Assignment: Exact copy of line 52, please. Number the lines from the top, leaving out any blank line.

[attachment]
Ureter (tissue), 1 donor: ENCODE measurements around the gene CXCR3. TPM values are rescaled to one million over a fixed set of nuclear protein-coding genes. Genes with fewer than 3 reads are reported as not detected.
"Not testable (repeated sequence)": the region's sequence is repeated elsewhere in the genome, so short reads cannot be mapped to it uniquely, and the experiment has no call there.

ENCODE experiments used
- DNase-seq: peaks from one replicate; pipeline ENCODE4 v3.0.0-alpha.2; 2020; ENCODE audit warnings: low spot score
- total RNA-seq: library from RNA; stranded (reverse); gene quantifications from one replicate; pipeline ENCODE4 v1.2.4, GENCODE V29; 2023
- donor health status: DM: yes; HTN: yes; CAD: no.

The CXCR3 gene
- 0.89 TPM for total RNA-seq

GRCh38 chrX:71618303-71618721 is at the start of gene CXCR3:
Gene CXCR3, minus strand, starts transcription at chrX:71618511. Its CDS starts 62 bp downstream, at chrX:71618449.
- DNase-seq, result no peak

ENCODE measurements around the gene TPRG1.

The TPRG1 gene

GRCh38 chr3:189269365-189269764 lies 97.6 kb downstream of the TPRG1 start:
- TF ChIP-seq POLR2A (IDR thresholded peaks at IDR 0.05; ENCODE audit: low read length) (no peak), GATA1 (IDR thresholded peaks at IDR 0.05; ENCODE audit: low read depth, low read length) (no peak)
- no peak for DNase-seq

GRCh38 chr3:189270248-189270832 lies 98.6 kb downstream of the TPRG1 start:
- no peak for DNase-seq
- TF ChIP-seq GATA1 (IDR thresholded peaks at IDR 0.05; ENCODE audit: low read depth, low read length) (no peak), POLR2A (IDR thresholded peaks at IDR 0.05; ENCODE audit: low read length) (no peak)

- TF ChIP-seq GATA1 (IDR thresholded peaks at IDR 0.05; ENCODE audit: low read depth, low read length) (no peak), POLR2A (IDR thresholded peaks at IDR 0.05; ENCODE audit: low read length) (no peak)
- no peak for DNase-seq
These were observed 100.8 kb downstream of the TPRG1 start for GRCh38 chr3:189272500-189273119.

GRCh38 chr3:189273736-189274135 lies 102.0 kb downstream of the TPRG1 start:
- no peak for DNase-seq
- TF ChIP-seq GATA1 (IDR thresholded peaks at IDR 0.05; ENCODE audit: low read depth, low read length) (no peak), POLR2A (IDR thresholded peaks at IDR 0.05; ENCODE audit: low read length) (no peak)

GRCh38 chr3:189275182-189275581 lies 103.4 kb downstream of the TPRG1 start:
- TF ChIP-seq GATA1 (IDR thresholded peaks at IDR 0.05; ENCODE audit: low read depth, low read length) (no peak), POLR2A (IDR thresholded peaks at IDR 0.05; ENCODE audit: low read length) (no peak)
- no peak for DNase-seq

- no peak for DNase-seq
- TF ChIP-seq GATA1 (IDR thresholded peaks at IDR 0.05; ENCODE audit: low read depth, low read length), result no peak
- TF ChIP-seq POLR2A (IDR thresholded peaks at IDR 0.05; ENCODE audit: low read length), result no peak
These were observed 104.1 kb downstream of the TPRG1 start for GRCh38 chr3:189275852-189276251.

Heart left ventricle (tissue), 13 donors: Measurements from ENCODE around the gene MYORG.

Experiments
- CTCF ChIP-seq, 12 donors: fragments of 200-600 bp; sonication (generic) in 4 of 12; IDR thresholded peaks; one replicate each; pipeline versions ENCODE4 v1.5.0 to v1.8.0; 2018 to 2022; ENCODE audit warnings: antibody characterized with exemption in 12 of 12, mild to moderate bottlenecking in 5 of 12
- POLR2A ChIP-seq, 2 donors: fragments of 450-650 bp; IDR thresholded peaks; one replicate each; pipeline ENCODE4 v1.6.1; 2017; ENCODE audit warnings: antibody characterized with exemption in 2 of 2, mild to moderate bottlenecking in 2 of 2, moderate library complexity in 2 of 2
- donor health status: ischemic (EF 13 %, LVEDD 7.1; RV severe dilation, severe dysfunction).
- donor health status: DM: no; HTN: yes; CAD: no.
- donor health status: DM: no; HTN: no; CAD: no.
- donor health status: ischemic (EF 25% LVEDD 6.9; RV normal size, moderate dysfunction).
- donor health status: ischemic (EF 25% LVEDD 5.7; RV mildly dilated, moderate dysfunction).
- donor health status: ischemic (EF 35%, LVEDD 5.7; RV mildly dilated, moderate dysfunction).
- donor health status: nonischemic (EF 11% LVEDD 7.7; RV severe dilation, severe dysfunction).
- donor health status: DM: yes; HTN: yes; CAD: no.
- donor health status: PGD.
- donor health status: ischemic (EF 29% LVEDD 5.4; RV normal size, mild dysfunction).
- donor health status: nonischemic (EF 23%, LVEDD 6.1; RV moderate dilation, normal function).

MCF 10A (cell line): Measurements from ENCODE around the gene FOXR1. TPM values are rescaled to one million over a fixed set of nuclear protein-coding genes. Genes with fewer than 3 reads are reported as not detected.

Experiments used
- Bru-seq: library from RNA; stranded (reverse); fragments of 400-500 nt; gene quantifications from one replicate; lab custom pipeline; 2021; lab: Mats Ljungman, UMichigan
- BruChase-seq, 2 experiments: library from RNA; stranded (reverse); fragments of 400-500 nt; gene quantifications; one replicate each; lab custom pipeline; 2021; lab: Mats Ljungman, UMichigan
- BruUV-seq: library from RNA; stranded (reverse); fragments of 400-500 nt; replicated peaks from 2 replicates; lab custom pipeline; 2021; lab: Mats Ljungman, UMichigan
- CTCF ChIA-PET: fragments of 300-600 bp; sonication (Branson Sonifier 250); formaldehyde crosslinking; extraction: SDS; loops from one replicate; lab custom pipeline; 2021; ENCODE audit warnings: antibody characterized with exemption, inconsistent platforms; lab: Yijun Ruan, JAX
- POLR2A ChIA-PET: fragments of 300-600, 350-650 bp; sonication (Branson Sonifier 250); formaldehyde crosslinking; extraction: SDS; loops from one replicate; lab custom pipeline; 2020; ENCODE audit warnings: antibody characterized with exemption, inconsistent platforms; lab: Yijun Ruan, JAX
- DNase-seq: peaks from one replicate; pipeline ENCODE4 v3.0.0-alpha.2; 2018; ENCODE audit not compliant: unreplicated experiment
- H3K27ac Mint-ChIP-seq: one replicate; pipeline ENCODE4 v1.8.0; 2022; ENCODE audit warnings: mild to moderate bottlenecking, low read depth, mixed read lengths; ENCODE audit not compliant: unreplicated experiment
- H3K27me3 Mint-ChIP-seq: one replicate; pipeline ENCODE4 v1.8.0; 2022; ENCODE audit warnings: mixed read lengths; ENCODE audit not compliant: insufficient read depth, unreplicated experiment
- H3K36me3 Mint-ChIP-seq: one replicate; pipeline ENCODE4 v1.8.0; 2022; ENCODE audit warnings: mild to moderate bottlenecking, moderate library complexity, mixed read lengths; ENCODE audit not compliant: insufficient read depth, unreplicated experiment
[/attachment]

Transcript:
- BruUV-seq: library from RNA; stranded (reverse); fragments of 400-500 nt; replicated peaks from 2 replicates; lab custom pipeline; 2021; lab: Mats Ljungman, UMichigan